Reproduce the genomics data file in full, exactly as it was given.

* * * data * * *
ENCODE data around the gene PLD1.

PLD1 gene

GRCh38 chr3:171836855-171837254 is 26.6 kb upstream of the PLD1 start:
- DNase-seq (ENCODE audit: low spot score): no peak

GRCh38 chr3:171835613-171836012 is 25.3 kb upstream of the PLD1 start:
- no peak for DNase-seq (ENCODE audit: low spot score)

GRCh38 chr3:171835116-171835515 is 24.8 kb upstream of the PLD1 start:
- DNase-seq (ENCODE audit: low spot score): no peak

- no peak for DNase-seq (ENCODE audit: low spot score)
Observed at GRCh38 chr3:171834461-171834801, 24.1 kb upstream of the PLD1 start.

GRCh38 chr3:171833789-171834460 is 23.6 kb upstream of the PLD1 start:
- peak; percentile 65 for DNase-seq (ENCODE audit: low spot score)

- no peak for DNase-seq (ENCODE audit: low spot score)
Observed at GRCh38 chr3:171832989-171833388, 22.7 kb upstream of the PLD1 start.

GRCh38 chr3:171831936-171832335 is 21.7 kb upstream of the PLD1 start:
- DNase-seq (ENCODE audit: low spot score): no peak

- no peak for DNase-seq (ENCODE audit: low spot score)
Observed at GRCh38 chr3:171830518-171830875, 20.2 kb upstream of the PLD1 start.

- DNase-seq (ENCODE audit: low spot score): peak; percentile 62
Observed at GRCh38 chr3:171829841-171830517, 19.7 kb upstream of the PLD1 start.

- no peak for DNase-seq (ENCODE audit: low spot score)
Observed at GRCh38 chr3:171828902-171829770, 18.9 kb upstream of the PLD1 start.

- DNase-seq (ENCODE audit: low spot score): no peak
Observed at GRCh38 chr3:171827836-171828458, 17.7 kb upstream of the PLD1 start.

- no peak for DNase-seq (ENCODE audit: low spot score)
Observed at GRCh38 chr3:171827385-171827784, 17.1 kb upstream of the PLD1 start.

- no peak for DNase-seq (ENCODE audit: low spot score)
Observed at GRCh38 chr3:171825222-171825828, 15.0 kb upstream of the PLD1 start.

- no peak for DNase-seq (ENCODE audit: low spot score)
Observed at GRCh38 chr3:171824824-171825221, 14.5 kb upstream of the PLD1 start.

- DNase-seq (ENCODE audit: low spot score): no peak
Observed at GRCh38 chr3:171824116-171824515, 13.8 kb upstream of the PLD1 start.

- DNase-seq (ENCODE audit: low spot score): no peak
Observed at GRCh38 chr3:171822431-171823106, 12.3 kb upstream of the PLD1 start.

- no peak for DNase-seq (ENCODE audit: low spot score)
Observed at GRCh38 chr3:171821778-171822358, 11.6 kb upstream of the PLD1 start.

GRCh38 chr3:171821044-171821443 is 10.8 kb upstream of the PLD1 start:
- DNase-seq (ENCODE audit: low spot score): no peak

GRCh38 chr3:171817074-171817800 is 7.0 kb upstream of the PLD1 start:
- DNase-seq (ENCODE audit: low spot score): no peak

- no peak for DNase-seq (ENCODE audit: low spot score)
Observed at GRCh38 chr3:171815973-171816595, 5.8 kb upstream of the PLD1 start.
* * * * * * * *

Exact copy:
ENCODE data around the gene PLD1.

PLD1 gene

GRCh38 chr3:171836855-171837254 is 26.6 kb upstream of the PLD1 start:
- DNase-seq (ENCODE audit: low spot score): no peak

GRCh38 chr3:171835613-171836012 is 25.3 kb upstream of the PLD1 start:
- no peak for DNase-seq (ENCODE audit: low spot score)

GRCh38 chr3:171835116-171835515 is 24.8 kb upstream of the PLD1 start:
- DNase-seq (ENCODE audit: low spot score): no peak

- no peak for DNase-seq (ENCODE audit: low spot score)
Observed at GRCh38 chr3:171834461-171834801, 24.1 kb upstream of the PLD1 start.

GRCh38 chr3:171833789-171834460 is 23.6 kb upstream of the PLD1 start:
- peak; percentile 65 for DNase-seq (ENCODE audit: low spot score)

- no peak for DNase-seq (ENCODE audit: low spot score)
Observed at GRCh38 chr3:171832989-171833388, 22.7 kb upstream of the PLD1 start.

GRCh38 chr3:171831936-171832335 is 21.7 kb upstream of the PLD1 start:
- DNase-seq (ENCODE audit: low spot score): no peak

- no peak for DNase-seq (ENCODE audit: low spot score)
Observed at GRCh38 chr3:171830518-171830875, 20.2 kb upstream of the PLD1 start.

- DNase-seq (ENCODE audit: low spot score): peak; percentile 62
Observed at GRCh38 chr3:171829841-171830517, 19.7 kb upstream of the PLD1 start.

- no peak for DNase-seq (ENCODE audit: low spot score)
Observed at GRCh38 chr3:171828902-171829770, 18.9 kb upstream of the PLD1 start.

- DNase-seq (ENCODE audit: low spot score): no peak
Observed at GRCh38 chr3:171827836-171828458, 17.7 kb upstream of the PLD1 start.

- no peak for DNase-seq (ENCODE audit: low spot score)
Observed at GRCh38 chr3:171827385-171827784, 17.1 kb upstream of the PLD1 start.

- no peak for DNase-seq (ENCODE audit: low spot score)
Observed at GRCh38 chr3:171825222-171825828, 15.0 kb upstream of the PLD1 start.

- no peak for DNase-seq (ENCODE audit: low spot score)
Observed at GRCh38 chr3:171824824-171825221, 14.5 kb upstream of the PLD1 start.

- DNase-seq (ENCODE audit: low spot score): no peak
Observed at GRCh38 chr3:171824116-171824515, 13.8 kb upstream of the PLD1 start.

- DNase-seq (ENCODE audit: low spot score): no peak
Observed at GRCh38 chr3:171822431-171823106, 12.3 kb upstream of the PLD1 start.

- no peak for DNase-seq (ENCODE audit: low spot score)
Observed at GRCh38 chr3:171821778-171822358, 11.6 kb upstream of the PLD1 start.

GRCh38 chr3:171821044-171821443 is 10.8 kb upstream of the PLD1 start:
- DNase-seq (ENCODE audit: low spot score): no peak

GRCh38 chr3:171817074-171817800 is 7.0 kb upstream of the PLD1 start:
- DNase-seq (ENCODE audit: low spot score): no peak

- no peak for DNase-seq (ENCODE audit: low spot score)
Observed at GRCh38 chr3:171815973-171816595, 5.8 kb upstream of the PLD1 start.